Design and implementation of sustainable development programs using permaculture as a guiding methodology

The Finance Minister, Capital markets and the Developmental State

The firing of Nene as Minister of Finance and the resulting devaluation of the rand, government bonds and banks in South Africa in the past week have provided an interesting insight into the state of politics in South Africa.

On the one hand it clearly demonstrates that capital is still driving the ship in South Africa, the same capital that gave the ANC an ultimatum before taking power in 1994 to toe the neo-liberal international fiscal line as outlined by western capitalists and underlined by the World Bank and the IMF.

The ANC inheriting a bankrupt state from the apartheid regime felt there was no option but to keep the capital flows coming in. The freedom charter and any socialist or nationalist agenda was gradually edged out the door to be replaced with economic growth led policies such as ASGISA, the Accelerated & Shared Growth Initiative now wearing a new hat and known as GEAR, Growth, Employment and Redistribution plan. Here the promise was that as the economy grew wealth would be distributed down to the poor, whereas in fact the rich have taken more and the genie co-efficient that measures the income inequality between rich and poor has grown to the highest in the world.

The unexpected redeployment of Nene in the last week provided a perfect example of how capital works, how the first world and capital markets move to protect investments and how dependent we as a country are on economic policies that don’t serve us, don’t provide any form of security to our people and how we are held to ransom by international capital. Don’t get me wrong I personally am no fan of President Zuma and his lack of leadership, but his apparent blunder has clearly demonstrated not only his personal agenda of harvesting state resources, but a broader lack of vision within society that crosses the political divide. We have no vision other than the neo liberal agenda dictated by western capital, indeed this is a global malaise where we know the system we find ourselves in is not working but have no idea of what an alternative could look like, nor are we actively embracing any kind of discussion that nurtures new ideas.

So Zuma’s misstep has shown that the financial markets are determining our future, a future determined by a headless monster that seeks only to enrich the few at the expense of the many, that plunders our natural resources, often polluting and destroying sensitive ecologies and ecosystems and traditional ways of life for short term profit, that we call progress. This is where we place our faith and this is what determines our national strategies and direction.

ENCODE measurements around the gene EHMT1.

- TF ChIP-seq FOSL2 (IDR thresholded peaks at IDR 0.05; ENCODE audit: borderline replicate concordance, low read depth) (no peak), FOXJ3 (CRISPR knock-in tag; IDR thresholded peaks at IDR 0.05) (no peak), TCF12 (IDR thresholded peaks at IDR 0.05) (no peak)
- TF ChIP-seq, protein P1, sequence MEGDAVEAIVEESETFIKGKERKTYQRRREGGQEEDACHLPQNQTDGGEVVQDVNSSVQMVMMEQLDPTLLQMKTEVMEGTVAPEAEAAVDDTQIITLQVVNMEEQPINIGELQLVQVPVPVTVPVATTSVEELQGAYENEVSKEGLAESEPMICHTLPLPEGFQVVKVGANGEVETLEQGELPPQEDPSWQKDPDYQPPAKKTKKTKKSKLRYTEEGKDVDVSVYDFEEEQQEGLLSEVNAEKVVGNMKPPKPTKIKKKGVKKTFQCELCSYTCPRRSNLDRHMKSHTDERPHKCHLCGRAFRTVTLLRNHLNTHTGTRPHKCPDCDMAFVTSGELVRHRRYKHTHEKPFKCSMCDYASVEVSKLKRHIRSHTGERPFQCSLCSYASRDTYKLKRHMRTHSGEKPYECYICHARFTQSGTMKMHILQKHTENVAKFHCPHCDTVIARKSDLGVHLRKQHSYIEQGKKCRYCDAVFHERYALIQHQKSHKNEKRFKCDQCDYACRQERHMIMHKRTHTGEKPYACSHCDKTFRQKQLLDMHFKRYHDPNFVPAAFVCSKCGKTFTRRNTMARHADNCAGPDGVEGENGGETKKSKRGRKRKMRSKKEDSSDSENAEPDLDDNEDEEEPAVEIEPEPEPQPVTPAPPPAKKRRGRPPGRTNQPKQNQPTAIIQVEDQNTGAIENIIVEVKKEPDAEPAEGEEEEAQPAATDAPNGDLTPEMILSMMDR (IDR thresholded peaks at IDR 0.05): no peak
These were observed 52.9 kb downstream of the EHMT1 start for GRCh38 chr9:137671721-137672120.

The ANC’s 80 years of political struggle was wiped out in a moment when their young economists led by Thabo Mbeki met with western capital on the eve of our so called democracy and were given an ultimatum. It was to be our moment, a deciding point in the way forward, yet the exiles of the ANC schooled in western economic doctrine were frightened away from their true aspirations. A development policy took shape that was in conflict with the ideals’ eloquently and clearly stated by the people in Kliptown in 1955. Our hopes were put on hold to toe the international monetary line designed by western capital to extract wealth from the third world and build a middle class that would align with and protect their value systems of looking after themselves. Today their promises of growth and wealth filtering down to the poor are shamefully inadequate faced with marginal economic growth, rising unemployment and a people kept at bay from revolution by a system of nominal social grants that the country cannot afford.

What’s clear is that we as a nation despite President Zuma’s assurance that the ANC knows exactly where it is going; actually have no idea. The stark reality is that we have a failing state with unqualified personal managing key institutions, we have a fat bloated government with so many ministers and blue light brigades that instead of increasing efficiency and effectiveness we have become stagnated with so many departments that real dialogue and communication is nearly impossible.

South Africa needs a much smaller effective government with a real focus on understanding the challenge and delivering solutions on the ground. If we need to support a larger civil service then the focus should be on a provincial and local government level for implementation and service delivery. Yet what are we delivering? What are we hoping to achieve? The empty promise of “A better life for all” or “Together we move South Africa forward” is lost in flagrant corruption and poor delivery of even poorer thought out development aims. The noble objectives of the Freedom Charter long since lost and forgotten in neo-liberal rhetoric, a fundamental lack of vision and more importantly courage to take bold strides to implement steps that will create the conditions for long term sustainability, stability and regeneration of our society, ecology and economy.

The aim of any government is to represent and improve the lives for its people during its years of reign and for future generations. Yet what does this mean and how is it determined? In South Africa the ANC and government operate by the conflicting aims of the National Democratic Revolution (NDR), a developmental state and the National Development Plan (NDP). The goals of these plans are to secure the liberation of our people, with economic liberation being the current frontier. Yet the policies adopted by the ANC have not led to personal empowerment, local sustainability, or regional stability. Instead delivery has been based on external forces bringing solutions to the people, this approach has created a sense of entitlement amongst South Africans, the idea that we have struggled and now the state will look after us. Although the approach has been well meaning it has created the conditions for total disempowerment of the population to take care of their own basis needs and for corruption on an unprecedented scale to seep into every corner of South African society, from colluding businesses, to government tenders, to state mismanagement of R30 billion a year, it goes on. We have lost our way and inculcated a culture of everyone for himself or herself, except at election time when some smiling sincere face promises the world and delivers opulence to themselves.